Liens Law and Legal Definition

The right of lien generally arises by operation of law, but in some cases it is created by express contract.

There are two kinds of liens; particular and general. When a person claims a right to retain property, due to money or labor invested in that property, it is a particular lien.

Liens may arise in three ways:

  1. By express contract;

  2. From implied contract, as from general or particular usage of trade;
  3. By legal relation between the parties, such as created with common carriers and inn keepers. When goods are delivered to a tradesman or any other, to apply his labor to, he is entitled to detain those goods until he is paid for such labor. When goods have been saved from the perils of the sea, the salvor may detain them until his claim for salvage is satisfied.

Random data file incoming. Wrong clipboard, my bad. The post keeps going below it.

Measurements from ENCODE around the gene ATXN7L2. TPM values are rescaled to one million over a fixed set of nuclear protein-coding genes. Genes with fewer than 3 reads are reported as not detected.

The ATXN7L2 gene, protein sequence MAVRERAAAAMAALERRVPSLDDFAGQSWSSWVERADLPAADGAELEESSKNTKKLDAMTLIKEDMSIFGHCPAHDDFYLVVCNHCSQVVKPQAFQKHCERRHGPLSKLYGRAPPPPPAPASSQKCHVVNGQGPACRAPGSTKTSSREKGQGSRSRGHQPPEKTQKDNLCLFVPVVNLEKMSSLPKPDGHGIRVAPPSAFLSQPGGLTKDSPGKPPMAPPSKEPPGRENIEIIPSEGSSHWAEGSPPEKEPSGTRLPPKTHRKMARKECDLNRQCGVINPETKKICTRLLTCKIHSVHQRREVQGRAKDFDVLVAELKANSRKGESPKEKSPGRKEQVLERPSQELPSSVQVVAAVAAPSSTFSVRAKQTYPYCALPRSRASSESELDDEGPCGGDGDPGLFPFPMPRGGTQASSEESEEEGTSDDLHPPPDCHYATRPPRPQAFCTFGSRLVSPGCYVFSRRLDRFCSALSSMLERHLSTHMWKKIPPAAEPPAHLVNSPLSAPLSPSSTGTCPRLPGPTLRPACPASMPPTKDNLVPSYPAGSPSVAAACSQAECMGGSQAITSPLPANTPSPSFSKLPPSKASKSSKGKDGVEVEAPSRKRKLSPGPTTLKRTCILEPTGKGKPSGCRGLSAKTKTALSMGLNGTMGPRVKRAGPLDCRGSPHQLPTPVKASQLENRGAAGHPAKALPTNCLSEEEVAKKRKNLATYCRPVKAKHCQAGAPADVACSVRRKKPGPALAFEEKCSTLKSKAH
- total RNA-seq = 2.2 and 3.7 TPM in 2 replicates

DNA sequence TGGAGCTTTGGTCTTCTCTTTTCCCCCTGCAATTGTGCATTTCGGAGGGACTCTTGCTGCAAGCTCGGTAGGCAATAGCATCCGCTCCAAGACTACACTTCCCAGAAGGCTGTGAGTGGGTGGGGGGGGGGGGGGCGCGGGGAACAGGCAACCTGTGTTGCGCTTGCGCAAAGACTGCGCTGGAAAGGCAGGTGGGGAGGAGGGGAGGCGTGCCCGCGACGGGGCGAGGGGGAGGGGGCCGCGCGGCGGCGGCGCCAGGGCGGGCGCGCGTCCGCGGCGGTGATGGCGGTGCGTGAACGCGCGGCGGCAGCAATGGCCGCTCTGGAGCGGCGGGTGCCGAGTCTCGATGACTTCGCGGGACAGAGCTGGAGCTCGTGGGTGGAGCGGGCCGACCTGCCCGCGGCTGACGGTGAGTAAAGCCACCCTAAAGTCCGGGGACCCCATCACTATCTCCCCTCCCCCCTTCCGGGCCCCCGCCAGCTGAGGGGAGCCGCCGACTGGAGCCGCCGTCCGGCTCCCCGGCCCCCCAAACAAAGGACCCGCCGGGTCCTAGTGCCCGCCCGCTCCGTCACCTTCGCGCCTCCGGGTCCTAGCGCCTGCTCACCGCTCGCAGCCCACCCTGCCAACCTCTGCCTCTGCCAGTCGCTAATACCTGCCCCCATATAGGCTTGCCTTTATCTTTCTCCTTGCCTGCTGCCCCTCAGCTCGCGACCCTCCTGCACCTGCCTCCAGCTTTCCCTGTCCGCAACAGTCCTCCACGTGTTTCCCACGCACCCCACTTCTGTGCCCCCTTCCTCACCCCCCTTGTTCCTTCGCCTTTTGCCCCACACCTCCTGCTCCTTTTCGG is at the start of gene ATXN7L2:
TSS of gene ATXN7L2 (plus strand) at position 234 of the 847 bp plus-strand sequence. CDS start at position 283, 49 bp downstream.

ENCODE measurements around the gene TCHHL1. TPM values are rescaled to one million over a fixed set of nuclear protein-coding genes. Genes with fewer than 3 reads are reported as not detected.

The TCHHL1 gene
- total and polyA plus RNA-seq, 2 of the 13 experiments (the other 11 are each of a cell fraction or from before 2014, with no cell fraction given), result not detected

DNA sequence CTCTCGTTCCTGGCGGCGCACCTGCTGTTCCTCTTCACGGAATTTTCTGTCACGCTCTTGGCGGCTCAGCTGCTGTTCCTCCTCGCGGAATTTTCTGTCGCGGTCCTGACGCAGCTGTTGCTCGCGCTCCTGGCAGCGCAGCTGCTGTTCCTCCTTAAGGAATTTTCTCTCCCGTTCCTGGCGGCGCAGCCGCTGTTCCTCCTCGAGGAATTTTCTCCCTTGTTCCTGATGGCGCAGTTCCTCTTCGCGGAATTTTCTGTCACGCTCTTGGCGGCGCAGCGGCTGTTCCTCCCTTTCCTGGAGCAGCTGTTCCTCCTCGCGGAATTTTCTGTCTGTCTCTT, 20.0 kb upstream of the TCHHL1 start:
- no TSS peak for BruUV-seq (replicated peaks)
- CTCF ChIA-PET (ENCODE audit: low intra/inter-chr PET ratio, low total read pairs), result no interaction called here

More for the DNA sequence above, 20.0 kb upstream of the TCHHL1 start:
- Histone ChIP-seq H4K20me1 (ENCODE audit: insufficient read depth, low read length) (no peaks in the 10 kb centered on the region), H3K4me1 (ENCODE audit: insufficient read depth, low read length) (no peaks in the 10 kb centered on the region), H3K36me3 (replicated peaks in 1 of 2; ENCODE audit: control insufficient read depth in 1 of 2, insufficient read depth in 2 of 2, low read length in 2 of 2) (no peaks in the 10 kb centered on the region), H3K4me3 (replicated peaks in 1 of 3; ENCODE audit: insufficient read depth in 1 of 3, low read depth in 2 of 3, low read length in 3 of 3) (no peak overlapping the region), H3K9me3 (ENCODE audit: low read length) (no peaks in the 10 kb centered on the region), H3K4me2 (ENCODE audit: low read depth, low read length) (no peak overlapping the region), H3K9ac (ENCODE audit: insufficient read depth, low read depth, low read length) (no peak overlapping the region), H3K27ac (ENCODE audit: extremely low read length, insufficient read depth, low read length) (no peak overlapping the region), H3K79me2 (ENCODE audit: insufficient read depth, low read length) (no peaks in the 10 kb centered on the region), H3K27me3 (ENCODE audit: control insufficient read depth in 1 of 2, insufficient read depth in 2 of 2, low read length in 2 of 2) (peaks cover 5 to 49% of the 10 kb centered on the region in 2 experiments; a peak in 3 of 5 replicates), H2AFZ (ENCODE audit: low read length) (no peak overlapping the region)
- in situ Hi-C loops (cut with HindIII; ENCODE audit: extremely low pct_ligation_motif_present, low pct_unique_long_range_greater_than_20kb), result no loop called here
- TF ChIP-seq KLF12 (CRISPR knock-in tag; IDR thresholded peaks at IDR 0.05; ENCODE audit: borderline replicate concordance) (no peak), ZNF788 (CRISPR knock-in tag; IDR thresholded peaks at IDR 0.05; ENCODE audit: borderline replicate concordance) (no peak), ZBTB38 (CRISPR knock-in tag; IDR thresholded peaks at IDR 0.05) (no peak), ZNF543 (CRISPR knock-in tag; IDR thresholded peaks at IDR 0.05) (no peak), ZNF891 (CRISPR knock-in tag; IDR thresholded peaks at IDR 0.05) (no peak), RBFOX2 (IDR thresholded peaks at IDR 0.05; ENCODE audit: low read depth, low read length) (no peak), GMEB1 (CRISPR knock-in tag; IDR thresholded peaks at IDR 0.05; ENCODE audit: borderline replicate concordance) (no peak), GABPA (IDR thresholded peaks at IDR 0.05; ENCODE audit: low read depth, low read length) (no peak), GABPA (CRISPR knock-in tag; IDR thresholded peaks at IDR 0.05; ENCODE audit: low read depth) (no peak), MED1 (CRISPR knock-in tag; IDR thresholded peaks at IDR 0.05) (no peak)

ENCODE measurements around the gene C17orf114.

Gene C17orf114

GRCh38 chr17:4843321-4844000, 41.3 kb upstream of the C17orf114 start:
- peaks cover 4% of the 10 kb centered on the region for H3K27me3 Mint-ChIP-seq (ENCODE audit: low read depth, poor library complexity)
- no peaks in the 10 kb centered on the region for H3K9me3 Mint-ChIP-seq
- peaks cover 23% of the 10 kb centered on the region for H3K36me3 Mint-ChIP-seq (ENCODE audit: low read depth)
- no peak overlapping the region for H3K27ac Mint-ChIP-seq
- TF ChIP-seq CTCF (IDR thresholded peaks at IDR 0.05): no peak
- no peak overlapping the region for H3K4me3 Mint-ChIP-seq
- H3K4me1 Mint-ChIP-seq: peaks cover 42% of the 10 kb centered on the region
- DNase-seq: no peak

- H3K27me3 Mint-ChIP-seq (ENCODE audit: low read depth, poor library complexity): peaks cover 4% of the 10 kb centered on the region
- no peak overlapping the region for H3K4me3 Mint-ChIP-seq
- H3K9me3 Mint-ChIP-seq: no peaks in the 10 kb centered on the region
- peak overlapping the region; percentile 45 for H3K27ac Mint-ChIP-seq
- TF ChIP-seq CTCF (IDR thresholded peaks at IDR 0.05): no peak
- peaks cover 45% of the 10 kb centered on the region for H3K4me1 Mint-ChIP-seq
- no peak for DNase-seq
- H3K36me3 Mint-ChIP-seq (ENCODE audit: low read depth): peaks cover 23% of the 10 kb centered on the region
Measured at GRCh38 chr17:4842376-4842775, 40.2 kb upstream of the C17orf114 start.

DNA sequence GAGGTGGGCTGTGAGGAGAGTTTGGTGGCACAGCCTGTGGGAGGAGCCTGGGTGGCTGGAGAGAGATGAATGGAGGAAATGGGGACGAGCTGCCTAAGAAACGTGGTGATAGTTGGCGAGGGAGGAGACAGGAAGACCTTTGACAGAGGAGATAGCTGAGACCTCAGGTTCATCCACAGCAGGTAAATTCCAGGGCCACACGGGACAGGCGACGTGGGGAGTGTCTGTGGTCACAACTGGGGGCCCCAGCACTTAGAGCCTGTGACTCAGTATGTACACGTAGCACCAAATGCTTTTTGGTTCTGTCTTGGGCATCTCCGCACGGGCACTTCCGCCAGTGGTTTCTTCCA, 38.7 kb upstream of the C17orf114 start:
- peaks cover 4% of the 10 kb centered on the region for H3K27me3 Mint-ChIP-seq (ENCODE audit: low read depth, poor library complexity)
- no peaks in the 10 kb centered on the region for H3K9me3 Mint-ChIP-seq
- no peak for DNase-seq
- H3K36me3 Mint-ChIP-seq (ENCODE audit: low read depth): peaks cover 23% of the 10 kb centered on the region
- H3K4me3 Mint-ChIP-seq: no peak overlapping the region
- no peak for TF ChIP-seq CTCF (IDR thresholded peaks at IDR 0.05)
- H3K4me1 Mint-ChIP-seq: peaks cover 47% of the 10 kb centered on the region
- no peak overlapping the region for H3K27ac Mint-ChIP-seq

To create a valid lien, it is essential:

  1. That the party claiming a lien should have the absolute property or ownership of the thing or, at least, a right to vest it;
  2. That the party claiming the lien should have an actual or constructive, possession, with the assent of the party against whom the claim is made;
  3. That the lien should arise upon an agreement, express or implied and not be for a limited or specific purpose that contradicts the express terms or the clear, intent of the contract.